• Jill Keegan, Partnership Manager at Scottish Community Alliance, and conference collaborator, will demonstrate how SCA’s Community Learning Exchange programme supports the value of in person visits and how CES members can benefit. Jill will be on hand during the course of the day at the stall provided by Scottish Communities Alliance. This will be a perfect opportunity to discuss face to face with Jill how best your organisation can take advantage of CLE’s funding for peer learning visits.
  • Pauline Smith, CEO of Development Trusts Association Scotland will also join us along with her colleague, Morven Lyon, Community Shares Programme Manager, and they will be addressing the role and importance of community-led action in the just transition to decarbonisation.
  • Tom Lusink and Scott Watson, from Raasay Development Trust and Cumbrae Community Development Company respectively, will present work achieved so far as part of the Carbon Neutral Islands project. The project is led by the island communities to determine their own pathway and each island has now produced a Community Climate Action Plan based on the ideas and priorities identified by the people living there. The next phase of the project will involve taking these plans forward into real tangible actions that will help decarbonise local economies, increase resilience to climate change, and provide wider social and economic benefits. Ultimately replication across the wider country will support other organisations’ sustainable development plans.
  • Kristopher Leask, our Policy Manager, will introduce himself and this new role in our organisation. Kris will present the policy and advocacy work he has been focusing on to date and the plans for our membership to steer our future policy work. Dr Josh Doble, Policy Manager from Community Land Scotland, who has a key interest in the opportunities for progressive land reform within Scotland, will be co-delivering this presentation with Kristopher.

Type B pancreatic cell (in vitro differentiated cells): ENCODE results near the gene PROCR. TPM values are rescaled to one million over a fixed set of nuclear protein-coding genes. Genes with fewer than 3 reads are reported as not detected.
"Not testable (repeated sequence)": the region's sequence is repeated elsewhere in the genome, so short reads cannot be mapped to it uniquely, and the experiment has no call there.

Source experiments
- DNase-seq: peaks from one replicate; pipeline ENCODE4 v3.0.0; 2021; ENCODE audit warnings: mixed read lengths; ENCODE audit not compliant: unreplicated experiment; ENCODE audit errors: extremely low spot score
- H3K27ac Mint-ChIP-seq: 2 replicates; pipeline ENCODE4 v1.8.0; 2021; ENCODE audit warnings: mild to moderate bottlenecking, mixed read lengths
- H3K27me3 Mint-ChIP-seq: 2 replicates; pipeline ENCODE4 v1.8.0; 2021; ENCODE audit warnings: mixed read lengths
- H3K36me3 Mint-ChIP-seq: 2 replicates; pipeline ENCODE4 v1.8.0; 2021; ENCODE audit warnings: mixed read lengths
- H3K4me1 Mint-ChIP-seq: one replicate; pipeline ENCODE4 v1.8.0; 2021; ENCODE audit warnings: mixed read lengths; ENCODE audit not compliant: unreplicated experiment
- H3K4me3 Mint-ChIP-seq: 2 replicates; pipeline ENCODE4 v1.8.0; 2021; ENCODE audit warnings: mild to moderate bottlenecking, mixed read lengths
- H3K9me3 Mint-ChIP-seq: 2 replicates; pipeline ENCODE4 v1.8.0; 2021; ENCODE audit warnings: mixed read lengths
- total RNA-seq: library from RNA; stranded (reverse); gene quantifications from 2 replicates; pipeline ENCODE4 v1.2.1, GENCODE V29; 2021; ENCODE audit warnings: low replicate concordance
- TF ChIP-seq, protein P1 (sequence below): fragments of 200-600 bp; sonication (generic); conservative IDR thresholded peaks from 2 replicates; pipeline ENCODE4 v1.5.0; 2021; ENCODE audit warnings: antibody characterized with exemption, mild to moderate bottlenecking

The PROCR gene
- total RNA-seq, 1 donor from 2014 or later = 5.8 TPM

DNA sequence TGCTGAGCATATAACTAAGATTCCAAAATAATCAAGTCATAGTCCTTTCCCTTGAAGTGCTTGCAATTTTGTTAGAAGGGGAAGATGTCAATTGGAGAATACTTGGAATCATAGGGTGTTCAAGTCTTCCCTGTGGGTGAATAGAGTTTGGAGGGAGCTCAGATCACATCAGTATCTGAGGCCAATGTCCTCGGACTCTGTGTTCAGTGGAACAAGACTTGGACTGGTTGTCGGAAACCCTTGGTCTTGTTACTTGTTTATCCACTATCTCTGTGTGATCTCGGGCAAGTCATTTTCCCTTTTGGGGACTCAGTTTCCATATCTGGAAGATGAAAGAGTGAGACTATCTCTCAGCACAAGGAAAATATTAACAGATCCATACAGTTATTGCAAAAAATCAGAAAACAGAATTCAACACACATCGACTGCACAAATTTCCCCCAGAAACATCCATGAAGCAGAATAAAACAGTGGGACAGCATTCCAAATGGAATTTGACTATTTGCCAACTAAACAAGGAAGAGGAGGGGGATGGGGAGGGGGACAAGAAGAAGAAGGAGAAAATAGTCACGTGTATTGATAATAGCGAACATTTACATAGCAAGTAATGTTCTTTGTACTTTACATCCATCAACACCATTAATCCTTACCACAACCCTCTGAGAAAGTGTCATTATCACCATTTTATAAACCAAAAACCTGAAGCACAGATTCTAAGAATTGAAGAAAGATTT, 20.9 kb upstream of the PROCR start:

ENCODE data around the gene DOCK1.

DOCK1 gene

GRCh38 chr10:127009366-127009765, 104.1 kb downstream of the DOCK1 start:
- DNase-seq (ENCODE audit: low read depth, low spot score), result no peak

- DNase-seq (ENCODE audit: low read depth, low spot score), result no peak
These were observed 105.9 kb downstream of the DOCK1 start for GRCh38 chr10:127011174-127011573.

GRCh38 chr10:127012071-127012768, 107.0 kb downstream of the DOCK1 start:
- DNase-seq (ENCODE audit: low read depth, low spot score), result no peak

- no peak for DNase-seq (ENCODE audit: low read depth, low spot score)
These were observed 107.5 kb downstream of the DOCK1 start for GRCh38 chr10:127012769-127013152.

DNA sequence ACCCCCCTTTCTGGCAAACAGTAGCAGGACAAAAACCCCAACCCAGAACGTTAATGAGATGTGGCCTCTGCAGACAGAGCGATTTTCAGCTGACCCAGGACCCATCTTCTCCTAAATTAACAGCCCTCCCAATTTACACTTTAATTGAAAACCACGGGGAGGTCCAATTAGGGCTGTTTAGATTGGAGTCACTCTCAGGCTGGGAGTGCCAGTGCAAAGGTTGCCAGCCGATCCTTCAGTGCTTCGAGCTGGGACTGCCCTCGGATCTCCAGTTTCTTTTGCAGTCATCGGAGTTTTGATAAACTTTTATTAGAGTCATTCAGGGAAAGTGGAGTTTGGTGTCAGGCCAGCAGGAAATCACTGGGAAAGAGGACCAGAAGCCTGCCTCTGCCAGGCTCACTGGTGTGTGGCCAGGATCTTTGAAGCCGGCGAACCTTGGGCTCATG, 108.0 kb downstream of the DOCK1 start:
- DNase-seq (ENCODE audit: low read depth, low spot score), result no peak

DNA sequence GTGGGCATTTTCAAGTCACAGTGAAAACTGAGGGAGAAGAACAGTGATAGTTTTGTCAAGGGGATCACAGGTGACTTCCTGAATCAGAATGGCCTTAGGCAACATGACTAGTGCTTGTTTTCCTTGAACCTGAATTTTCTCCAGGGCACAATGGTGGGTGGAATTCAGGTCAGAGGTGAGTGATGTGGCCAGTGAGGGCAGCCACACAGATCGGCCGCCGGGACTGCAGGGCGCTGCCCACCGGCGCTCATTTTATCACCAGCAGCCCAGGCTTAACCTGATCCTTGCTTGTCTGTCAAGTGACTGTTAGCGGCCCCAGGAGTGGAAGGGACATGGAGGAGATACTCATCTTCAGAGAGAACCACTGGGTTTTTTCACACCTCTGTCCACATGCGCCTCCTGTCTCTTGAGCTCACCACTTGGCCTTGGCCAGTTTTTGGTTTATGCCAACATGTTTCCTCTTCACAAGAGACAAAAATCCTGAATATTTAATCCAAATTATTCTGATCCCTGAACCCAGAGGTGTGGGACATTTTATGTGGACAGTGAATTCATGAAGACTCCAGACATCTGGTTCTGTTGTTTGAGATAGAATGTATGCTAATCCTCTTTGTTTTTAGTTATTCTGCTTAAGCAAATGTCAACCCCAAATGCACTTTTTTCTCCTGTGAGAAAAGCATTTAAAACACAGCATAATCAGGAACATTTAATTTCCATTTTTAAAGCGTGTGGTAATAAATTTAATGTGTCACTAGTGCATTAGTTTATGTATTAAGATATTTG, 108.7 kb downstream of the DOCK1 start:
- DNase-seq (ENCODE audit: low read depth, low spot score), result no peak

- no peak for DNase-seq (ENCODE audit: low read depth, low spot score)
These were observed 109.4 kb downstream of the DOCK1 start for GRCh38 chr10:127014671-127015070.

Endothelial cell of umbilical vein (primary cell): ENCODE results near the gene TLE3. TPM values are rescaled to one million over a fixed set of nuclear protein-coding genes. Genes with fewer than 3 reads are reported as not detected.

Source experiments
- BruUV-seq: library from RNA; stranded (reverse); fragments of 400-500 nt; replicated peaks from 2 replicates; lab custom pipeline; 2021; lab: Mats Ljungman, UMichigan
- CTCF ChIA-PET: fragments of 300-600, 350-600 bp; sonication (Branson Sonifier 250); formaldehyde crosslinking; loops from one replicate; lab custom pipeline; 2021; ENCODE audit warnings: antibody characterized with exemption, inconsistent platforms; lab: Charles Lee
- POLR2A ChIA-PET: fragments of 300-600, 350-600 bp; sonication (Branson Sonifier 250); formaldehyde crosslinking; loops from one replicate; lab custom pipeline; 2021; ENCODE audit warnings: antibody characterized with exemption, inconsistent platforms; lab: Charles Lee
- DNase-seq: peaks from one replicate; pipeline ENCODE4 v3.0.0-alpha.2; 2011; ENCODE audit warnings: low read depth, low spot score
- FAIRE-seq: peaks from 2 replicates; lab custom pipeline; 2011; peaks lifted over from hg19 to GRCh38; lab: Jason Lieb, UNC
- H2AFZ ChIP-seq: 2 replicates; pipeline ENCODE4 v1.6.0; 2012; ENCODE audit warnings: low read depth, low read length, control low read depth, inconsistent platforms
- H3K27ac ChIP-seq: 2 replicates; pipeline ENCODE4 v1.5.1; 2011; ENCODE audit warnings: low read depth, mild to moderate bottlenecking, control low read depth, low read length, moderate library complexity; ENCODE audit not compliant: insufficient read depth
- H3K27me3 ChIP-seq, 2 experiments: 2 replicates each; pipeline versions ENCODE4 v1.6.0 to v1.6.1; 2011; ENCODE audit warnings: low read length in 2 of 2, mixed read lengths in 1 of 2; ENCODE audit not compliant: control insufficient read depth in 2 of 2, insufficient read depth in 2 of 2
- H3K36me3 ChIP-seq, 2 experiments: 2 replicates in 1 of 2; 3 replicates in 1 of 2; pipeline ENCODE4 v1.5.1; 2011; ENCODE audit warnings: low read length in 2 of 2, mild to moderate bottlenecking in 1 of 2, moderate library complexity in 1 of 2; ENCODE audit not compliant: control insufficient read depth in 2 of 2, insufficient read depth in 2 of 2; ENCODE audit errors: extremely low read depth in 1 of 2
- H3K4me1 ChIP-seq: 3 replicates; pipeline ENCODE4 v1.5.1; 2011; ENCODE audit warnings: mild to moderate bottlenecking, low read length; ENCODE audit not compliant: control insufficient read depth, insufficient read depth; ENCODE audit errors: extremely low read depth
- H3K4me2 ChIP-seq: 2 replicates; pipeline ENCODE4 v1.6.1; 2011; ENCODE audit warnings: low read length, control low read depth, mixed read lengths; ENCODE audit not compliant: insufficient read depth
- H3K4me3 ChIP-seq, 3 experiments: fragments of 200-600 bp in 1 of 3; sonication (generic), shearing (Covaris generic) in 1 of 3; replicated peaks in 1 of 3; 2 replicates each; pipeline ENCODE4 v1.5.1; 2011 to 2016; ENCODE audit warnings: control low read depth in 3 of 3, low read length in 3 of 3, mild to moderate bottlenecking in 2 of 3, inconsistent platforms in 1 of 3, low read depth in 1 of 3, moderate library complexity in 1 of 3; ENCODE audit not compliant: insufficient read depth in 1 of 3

• Lunch is provided onsite when there will be more time to network and discuss your community’s plans and aspirations.
  • Mid-afternoon, we welcome further inspiration from Felix Wight, previously Head of Development at CES and now Technical Director at Repowering London. Felix will share his own experience of developing local electricity supply models, exploring the benefits they can provide, and the current prospects for changes to legislation to make it easier for all communities to make the most of their power.
  • During the afternoon, we will facilitate focused discussion groups, covering critical topics, including those suggested by our members, and designed to share knowledge and develop ideas between peers. Key points will be identified and shared with everyone at the conference with an additional opportunity to raise questions to a panel of experts before we wrap up for the day.

Afternoon focused groups will cover:

  • Climate change action plans – energy, transport, land & sea, waste
  • The energy infrastructure system and its challenges and opportunities
  • Repowering
  • Linking community renewables with addressing fuel poverty
  • Community energy and land ownership as an alternative to carbon trading
  • Sustainable transport in our communities
  • Re-energising stakeholder collaboration: learning from the RIPEET project in the Outer Hebrides

We look forward to welcoming everyone to an interesting and valuable day for our members.

Everyone is also invited to informal drinks at the end of the day at the Waverley Bar, a 10 minute walk from Augustine United Church.

**Limited CES Member tickets available only – to reserve your space, please contact**

Please contact if you have any questions.

Local Energy Scotland

Want to know more about how your community can act on renewable energy?

The Scottish Government’s Community and Renewable Energy Scheme (CARES) provides funding and support for communities to engage, participate and benefit from the energy transition to net zero. This year’s CARES conference, which takes place on Tuesday 19 September in Glasgow, is taking a closer look at how communities can take action – from decarbonising community buildings, community investing in windfarms and hearing big ideas from leaders in the sector.